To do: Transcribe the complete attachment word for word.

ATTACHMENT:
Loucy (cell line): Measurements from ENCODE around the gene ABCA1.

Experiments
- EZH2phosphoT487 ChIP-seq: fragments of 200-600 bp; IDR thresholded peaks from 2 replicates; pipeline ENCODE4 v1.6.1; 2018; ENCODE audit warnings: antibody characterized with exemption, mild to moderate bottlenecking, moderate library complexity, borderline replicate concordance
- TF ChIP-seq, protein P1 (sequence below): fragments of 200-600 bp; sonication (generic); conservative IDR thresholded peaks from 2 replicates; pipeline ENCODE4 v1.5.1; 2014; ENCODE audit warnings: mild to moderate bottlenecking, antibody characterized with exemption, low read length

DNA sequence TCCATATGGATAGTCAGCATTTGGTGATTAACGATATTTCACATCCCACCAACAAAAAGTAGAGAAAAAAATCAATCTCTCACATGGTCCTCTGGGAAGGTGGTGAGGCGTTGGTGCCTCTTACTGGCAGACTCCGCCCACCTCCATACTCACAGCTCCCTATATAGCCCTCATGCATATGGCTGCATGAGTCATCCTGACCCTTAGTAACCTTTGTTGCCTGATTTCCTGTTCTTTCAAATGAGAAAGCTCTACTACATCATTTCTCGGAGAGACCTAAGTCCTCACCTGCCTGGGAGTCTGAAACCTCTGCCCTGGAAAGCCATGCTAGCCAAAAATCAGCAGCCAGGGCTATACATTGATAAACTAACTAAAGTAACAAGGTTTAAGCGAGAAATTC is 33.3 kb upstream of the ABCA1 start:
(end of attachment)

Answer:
Loucy (cell line): Measurements from ENCODE around the gene ABCA1.

Experiments
- EZH2phosphoT487 ChIP-seq: fragments of 200-600 bp; IDR thresholded peaks from 2 replicates; pipeline ENCODE4 v1.6.1; 2018; ENCODE audit warnings: antibody characterized with exemption, mild to moderate bottlenecking, moderate library complexity, borderline replicate concordance
- TF ChIP-seq, protein P1 (sequence below): fragments of 200-600 bp; sonication (generic); conservative IDR thresholded peaks from 2 replicates; pipeline ENCODE4 v1.5.1; 2014; ENCODE audit warnings: mild to moderate bottlenecking, antibody characterized with exemption, low read length

DNA sequence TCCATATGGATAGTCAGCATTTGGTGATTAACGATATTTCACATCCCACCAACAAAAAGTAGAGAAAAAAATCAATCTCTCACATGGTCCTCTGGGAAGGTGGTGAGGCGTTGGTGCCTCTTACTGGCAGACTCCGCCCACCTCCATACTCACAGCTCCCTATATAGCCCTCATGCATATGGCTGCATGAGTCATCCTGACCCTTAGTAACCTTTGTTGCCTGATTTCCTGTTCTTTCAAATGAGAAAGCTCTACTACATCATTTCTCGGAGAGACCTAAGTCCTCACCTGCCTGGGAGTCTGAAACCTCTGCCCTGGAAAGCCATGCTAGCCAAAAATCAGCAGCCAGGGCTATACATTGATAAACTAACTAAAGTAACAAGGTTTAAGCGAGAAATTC is 33.3 kb upstream of the ABCA1 start: